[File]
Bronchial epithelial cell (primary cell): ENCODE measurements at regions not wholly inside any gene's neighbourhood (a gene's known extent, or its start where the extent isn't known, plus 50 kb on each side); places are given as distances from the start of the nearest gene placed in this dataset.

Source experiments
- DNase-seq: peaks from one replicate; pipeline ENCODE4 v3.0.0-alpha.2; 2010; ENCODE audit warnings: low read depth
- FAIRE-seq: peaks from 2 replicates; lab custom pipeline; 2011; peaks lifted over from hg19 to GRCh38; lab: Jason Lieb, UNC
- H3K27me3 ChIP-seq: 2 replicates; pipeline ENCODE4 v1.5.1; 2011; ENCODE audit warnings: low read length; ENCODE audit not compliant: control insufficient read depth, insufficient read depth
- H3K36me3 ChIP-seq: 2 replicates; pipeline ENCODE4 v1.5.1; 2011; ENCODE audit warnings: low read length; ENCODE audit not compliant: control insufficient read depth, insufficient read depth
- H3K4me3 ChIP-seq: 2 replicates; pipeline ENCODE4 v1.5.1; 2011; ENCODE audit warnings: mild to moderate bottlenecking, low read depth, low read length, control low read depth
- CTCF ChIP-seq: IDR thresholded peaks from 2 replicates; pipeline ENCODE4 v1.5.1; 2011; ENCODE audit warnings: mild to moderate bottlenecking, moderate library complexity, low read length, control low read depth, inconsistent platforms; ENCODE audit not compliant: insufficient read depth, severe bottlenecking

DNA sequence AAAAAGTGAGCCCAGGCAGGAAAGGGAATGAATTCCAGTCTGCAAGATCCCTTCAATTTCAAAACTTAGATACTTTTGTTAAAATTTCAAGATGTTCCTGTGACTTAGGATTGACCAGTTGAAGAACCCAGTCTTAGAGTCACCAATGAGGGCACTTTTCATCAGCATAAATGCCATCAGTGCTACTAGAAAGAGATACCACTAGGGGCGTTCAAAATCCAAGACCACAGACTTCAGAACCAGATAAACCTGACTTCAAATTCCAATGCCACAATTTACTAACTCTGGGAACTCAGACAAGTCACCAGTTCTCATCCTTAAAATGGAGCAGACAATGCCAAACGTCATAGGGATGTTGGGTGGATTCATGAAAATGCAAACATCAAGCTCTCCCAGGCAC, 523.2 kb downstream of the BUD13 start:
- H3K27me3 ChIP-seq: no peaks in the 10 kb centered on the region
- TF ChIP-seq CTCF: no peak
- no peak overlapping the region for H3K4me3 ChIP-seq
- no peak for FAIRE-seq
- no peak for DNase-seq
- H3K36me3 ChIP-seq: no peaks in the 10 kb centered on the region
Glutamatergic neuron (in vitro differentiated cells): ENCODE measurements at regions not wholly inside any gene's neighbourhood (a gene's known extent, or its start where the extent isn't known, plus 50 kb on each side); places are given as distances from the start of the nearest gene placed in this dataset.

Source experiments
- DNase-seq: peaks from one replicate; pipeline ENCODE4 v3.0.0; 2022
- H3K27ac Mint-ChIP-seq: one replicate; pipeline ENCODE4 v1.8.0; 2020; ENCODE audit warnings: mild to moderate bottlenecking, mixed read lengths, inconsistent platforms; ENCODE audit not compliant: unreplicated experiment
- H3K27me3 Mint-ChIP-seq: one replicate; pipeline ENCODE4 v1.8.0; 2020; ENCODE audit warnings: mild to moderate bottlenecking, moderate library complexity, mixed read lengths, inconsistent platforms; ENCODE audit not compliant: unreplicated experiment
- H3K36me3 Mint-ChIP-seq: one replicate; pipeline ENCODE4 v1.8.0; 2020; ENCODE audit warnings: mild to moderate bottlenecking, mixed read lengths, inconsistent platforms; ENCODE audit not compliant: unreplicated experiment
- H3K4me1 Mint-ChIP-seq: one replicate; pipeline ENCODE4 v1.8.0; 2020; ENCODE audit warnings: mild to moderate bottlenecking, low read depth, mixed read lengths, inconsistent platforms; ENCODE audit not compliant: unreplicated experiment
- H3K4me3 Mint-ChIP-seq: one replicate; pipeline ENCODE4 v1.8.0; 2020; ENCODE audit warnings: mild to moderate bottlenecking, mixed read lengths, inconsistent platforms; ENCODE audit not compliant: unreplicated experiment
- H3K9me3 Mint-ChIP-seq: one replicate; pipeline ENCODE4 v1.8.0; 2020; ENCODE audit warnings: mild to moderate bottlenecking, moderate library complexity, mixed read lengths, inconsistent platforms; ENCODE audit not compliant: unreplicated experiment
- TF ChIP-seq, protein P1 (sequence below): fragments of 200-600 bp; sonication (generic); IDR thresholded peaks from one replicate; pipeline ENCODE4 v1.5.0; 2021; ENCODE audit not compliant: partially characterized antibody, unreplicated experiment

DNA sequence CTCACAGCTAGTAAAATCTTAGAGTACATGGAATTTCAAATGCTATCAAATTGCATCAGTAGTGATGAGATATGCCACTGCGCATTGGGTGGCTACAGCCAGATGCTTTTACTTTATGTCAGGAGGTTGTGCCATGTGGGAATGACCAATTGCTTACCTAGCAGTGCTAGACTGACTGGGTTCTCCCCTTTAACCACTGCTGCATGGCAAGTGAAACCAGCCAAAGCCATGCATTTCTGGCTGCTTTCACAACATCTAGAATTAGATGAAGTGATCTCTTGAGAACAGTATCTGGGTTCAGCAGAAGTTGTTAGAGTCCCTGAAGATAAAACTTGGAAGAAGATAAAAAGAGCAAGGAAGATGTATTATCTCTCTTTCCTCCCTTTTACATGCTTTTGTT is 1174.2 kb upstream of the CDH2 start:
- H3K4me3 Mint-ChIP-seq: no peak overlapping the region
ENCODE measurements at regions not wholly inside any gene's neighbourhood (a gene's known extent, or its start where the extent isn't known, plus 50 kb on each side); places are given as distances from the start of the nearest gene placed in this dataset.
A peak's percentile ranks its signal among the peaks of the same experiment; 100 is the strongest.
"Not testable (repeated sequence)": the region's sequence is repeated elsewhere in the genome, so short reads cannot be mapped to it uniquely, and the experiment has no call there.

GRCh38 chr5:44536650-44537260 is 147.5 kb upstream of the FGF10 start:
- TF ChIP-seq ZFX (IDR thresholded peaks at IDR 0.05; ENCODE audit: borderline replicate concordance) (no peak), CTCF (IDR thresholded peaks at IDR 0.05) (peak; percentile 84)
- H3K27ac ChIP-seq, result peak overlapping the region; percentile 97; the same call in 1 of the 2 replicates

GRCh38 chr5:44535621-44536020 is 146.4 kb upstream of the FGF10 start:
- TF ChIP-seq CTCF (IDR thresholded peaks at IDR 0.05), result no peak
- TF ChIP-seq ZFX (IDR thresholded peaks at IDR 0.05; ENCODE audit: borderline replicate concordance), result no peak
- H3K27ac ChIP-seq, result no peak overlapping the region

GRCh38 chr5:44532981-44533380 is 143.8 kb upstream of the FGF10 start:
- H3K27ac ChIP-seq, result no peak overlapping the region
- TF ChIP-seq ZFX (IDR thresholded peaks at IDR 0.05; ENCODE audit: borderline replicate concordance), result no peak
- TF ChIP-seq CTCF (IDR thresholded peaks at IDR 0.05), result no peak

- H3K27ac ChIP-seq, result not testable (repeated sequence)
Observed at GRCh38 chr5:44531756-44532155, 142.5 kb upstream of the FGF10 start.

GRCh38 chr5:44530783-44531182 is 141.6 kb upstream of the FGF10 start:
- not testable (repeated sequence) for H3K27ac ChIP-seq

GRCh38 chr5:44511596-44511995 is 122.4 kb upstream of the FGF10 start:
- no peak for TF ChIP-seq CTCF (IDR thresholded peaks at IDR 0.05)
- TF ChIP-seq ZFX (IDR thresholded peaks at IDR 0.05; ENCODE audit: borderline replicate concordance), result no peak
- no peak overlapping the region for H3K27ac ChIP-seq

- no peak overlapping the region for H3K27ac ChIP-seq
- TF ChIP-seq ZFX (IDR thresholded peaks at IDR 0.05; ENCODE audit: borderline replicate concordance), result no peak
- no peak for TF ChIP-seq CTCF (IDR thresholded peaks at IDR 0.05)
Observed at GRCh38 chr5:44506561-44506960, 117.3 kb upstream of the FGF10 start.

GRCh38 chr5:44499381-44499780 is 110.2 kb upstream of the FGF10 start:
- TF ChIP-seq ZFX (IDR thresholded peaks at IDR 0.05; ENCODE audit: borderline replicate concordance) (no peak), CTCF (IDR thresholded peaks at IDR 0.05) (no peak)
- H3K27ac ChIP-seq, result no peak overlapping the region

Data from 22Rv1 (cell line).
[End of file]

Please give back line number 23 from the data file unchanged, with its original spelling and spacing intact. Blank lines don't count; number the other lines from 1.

- H3K4me3 Mint-ChIP-seq: one replicate; pipeline ENCODE4 v1.8.0; 2020; ENCODE audit warnings: mild to moderate bottlenecking, mixed read lengths, inconsistent platforms; ENCODE audit not compliant: unreplicated experiment